Gun-control activists simply circumvented legislators by using referenda in various states. Though the election was a huge success for conservatives in office, gun-control activists won a string of victories.
In Washington state a referendum to close the so-called gun show loophole – where private sales don’t require background checks – passed easily and a competing ballot initiative banning any gun restrictions was voted down 55-45 per cent.
Although anti-gun-control measures won in deeply red states like Alabama, “where it counted – Colorado, Connecticut, and Washington State – our side lost big-time,” Mike Vanderboegh, a pro-gun activist from Alabama told the Christian Science Monitor.
One reason might be that for the first time, the deep-pocketed gun lobby was outspent. The NRA spent about $35 million this year to support its candidates – nearly all Republicans – but gun-control groups, funded by billionaires like Bill Gates and former New York City Mayor Mike Bloomberg spent more than $50 million. Gun-control groups spent $4 million in Washington state alone, whereas NRA spent about $500,000.
John Feinblatt, president of Mr Bloomberg’s Everytown for Gun Safety, celebrated the results. “When Americans vote on public safety measures to prevent gun violence, gun safety wins,” he said. “The NRA might be able to intimidate Washington, DC, and state legislators, but they don’t intimidate American voters.”
In Connecticut, where Democratic Governor Dannel Malloy signed a gun-control law requiring registration of semi-automatic weapons and large magazines, voters returned him to office. Malloy was a target of the gun lobby, which argued the law was unconstitutional. About 100,000 gun owners are refusing to register their guns and the state is threatening them with legal action and the loss of their right to own guns.
In Colorado, Democratic Governor John Hickenlooper also narrowly won re-election after signing laws requiring background checks for gun purchases and limiting the size of ammunition magazines. Unlike mostly liberal Connecticut, Colorado is a swing state and Hickenlooper trailed his Republican opponent for much of the campaign before pulling out a nail biter.
Tactics have changed, too. Where once most gun-control groups advocated banning gun types, most now pursue more limited changes.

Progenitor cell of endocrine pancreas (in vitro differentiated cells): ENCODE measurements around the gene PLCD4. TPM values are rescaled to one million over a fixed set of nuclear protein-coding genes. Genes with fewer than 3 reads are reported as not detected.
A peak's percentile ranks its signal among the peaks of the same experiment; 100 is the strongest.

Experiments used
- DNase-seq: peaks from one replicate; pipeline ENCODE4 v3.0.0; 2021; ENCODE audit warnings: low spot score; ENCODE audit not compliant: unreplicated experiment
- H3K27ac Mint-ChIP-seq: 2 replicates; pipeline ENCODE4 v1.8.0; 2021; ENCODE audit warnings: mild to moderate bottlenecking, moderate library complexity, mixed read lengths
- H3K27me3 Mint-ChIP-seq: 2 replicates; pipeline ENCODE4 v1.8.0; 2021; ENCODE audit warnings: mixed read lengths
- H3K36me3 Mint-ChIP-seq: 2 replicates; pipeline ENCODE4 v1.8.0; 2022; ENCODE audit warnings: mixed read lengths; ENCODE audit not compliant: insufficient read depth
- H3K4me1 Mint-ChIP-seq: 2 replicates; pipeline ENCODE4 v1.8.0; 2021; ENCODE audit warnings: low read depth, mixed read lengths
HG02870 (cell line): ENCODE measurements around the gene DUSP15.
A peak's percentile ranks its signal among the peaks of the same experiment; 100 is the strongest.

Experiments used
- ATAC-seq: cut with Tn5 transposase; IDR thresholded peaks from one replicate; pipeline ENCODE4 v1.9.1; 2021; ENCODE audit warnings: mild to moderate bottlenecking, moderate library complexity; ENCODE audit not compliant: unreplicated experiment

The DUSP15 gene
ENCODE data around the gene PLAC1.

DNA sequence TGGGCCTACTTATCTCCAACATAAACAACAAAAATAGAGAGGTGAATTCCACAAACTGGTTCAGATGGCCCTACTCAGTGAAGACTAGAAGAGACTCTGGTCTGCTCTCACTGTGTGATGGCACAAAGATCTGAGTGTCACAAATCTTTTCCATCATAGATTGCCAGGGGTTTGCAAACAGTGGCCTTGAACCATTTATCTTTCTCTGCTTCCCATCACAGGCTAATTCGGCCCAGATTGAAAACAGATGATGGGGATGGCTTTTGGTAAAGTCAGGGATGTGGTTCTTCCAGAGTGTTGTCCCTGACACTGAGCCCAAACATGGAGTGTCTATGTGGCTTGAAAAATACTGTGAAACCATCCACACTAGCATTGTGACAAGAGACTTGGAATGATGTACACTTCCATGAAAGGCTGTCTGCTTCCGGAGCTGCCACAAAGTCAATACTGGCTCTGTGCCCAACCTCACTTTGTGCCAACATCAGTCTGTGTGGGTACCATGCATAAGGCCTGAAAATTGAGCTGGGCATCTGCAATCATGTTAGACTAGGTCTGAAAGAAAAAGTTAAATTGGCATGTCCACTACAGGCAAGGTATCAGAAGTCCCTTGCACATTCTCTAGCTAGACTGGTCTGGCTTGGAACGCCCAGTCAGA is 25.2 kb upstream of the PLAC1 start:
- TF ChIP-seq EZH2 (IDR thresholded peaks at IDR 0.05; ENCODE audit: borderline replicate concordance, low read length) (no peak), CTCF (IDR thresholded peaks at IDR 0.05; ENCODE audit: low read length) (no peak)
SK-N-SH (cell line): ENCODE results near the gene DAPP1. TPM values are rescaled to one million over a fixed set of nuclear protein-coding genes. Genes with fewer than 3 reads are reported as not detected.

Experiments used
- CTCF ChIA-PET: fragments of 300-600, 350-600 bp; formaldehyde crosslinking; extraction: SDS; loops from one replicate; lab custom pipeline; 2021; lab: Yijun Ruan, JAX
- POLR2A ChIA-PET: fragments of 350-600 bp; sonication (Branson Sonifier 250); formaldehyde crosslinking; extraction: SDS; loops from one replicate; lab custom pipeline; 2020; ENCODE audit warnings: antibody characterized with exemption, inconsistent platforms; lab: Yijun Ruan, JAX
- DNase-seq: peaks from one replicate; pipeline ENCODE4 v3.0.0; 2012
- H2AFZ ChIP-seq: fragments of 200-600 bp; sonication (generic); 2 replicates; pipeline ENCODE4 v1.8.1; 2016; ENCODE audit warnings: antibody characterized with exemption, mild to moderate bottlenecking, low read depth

Dan Gross, the president of one of the nation’s leading gun-control groups, the Brady Centre to Prevent Gun Violence, told Fairfax Media Brady did not want to see some guns banned from all people, but all guns banned from some people.
That is, where once activists sought to ban hand-guns, then semi-automatic weapons, activists now claim to support the second amendment but seek to introduce new regulations, such as universal background checks, compulsory child locks and bans on people with domestic violence records.
A Brady Centre report published last month, called the Truth About Kids and Guns, showed that guns are the second-leading cause of death and injury to American children after car accidents. Gross said while the auto industry and government did all they could to reduce the incidence and impact of such accidents, the gun industry and NRA did all it could to prevent any action to reduce the impact of gun deaths. The report showed that in 2011, 19,403 children and teens were shot and 2703 were killed.
Children had no say about living in a home with an unsecured weapon, he said. He also argued that mass killings were part of the story, because most perpetrators of school shootings – people like the Sandy Hook killer – took their weapons from their home.
Everytown for Gun Safety has also focused on the issue of children, producing a report on accidental child shootings in the year from December 2012 to December last year. It makes for difficult reading. Over 20 pages it provides snapshots of the lives and deaths of children who have found guns in their homes or cars and accidently shot themselves or people around them.
Some examples: The day after the murders in Sandy Hook, three-year-old Ryder Rozier was visiting the home of his uncle, Ian Rozier, a 37-year-old Oklahoma highway patrolman, when he found the state trooper’s loaded handgun and accidentally shot himself in the head.
A couple of weeks later, on Christmas day, the Smiths in Conway, North Carolina, had just finished the family meal when two-year-old Sincere picked up a loaded .38 and shot himself in the chest.
In Jacksonville, Florida, three children were playing together when one found a .22 handgun and accidently shot her friend Tatiana Mitchell in the head.
Brandon Holt’s story is retold in scant detail on page 26 of the document, just above that of three-year-old Qui’ontrez Moss, late of Sumter, South Carolina.
Last month Anthony Senatore, 35, pleaded guilty to two of the six counts of endangering children he had originally been charged with for leaving those weapons lying around the house next to Brandon’s home.
Brandon’s father Ronald told Fairfax Media the legal result means little to his family.
Senatore faces three years in prison and will be free on bail until his sentencing in February.
At the hearing last month prosecutors said they would make him surrender his guns and his firearms purchaser ID card.
The original release of this article first appeared on the website of Wuxi Plastic Surgery Hospital.